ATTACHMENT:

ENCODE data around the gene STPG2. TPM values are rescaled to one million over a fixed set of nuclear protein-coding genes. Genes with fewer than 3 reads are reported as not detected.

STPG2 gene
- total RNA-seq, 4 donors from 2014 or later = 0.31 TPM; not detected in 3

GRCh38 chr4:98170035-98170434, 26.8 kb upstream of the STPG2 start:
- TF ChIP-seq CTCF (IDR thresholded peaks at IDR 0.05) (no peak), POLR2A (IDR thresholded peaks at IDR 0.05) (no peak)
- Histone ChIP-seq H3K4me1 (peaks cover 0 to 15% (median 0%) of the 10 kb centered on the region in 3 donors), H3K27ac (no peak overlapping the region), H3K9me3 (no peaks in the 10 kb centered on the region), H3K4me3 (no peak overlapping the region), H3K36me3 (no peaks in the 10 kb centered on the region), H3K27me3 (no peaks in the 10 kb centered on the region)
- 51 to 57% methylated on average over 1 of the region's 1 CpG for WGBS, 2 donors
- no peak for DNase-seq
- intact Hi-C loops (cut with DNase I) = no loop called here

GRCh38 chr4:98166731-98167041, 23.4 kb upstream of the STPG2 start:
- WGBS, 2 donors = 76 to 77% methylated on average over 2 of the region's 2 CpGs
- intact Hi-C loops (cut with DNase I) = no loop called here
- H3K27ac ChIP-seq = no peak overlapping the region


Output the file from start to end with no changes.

ENCODE data around the gene STPG2. TPM values are rescaled to one million over a fixed set of nuclear protein-coding genes. Genes with fewer than 3 reads are reported as not detected.

STPG2 gene
- total RNA-seq, 4 donors from 2014 or later = 0.31 TPM; not detected in 3

GRCh38 chr4:98170035-98170434, 26.8 kb upstream of the STPG2 start:
- TF ChIP-seq CTCF (IDR thresholded peaks at IDR 0.05) (no peak), POLR2A (IDR thresholded peaks at IDR 0.05) (no peak)
- Histone ChIP-seq H3K4me1 (peaks cover 0 to 15% (median 0%) of the 10 kb centered on the region in 3 donors), H3K27ac (no peak overlapping the region), H3K9me3 (no peaks in the 10 kb centered on the region), H3K4me3 (no peak overlapping the region), H3K36me3 (no peaks in the 10 kb centered on the region), H3K27me3 (no peaks in the 10 kb centered on the region)
- 51 to 57% methylated on average over 1 of the region's 1 CpG for WGBS, 2 donors
- no peak for DNase-seq
- intact Hi-C loops (cut with DNase I) = no loop called here

GRCh38 chr4:98166731-98167041, 23.4 kb upstream of the STPG2 start:
- WGBS, 2 donors = 76 to 77% methylated on average over 2 of the region's 2 CpGs
- intact Hi-C loops (cut with DNase I) = no loop called here
- H3K27ac ChIP-seq = no peak overlapping the region